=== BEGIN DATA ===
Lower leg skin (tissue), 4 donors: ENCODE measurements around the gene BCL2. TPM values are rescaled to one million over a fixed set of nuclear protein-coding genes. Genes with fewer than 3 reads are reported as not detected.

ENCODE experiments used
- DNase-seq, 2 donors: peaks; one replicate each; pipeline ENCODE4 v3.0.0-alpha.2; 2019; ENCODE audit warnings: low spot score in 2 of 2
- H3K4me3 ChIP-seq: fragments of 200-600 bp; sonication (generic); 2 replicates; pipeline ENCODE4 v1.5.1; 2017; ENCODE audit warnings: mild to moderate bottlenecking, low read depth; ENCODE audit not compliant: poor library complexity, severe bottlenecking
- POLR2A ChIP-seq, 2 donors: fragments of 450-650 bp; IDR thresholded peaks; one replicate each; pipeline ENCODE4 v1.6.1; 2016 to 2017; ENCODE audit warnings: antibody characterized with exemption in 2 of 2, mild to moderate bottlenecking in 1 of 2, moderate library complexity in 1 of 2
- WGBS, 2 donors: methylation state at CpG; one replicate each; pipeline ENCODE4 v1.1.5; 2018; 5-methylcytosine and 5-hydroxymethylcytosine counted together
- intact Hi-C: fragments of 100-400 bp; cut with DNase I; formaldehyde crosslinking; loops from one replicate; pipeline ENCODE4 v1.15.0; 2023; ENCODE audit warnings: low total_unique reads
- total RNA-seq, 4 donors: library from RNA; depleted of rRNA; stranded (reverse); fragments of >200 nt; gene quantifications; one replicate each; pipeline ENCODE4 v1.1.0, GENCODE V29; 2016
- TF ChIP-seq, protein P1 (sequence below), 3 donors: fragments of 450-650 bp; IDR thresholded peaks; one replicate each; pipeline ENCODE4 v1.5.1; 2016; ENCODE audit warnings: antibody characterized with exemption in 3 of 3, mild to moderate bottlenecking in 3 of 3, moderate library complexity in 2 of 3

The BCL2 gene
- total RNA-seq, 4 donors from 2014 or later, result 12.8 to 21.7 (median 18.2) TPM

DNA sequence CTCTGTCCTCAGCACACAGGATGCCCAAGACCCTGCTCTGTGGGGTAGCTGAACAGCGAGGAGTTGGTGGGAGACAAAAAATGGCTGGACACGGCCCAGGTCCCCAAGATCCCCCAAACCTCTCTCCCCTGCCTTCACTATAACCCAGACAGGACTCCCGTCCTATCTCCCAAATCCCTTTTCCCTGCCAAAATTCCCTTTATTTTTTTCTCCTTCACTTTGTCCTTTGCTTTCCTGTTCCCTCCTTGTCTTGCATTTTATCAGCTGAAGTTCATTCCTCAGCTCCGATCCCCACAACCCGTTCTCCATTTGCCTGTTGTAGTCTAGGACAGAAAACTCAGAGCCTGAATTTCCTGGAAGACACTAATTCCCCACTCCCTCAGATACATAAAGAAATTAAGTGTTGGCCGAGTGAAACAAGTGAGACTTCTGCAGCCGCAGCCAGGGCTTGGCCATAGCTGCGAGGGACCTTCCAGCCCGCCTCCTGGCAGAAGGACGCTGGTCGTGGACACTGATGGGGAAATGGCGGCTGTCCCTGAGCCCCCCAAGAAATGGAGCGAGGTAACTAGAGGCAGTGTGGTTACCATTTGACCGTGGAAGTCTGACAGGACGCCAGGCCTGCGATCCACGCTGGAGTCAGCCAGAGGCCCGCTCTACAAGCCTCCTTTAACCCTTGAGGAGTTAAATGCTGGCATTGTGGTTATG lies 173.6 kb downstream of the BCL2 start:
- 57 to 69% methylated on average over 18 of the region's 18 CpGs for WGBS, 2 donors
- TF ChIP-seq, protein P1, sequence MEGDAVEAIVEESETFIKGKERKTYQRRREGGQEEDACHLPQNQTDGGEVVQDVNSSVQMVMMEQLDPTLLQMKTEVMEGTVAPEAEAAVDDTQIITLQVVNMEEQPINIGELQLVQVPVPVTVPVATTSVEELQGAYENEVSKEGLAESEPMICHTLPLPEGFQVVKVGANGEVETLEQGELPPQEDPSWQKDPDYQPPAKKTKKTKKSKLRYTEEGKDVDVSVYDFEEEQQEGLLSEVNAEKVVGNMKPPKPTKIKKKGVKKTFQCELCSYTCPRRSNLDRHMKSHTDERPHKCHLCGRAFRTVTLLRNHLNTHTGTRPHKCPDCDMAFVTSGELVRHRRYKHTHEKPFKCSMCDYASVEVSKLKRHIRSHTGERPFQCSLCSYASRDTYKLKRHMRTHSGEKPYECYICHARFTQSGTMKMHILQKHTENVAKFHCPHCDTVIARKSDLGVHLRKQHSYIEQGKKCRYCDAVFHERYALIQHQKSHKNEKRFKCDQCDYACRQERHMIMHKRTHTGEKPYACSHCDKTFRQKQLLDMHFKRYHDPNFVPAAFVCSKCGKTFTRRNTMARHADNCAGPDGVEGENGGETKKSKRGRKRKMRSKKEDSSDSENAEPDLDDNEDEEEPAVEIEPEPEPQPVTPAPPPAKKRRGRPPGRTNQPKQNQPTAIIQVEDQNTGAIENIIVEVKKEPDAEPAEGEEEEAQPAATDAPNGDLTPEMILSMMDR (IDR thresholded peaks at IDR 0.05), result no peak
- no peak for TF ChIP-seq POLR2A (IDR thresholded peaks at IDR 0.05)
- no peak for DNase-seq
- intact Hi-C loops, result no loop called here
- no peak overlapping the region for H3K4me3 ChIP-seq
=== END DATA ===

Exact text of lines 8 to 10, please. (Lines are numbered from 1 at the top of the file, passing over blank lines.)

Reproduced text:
- total RNA-seq, 4 donors: library from RNA; depleted of rRNA; stranded (reverse); fragments of >200 nt; gene quantifications; one replicate each; pipeline ENCODE4 v1.1.0, GENCODE V29; 2016
- TF ChIP-seq, protein P1 (sequence below), 3 donors: fragments of 450-650 bp; IDR thresholded peaks; one replicate each; pipeline ENCODE4 v1.5.1; 2016; ENCODE audit warnings: antibody characterized with exemption in 3 of 3, mild to moderate bottlenecking in 3 of 3, moderate library complexity in 2 of 3

The BCL2 gene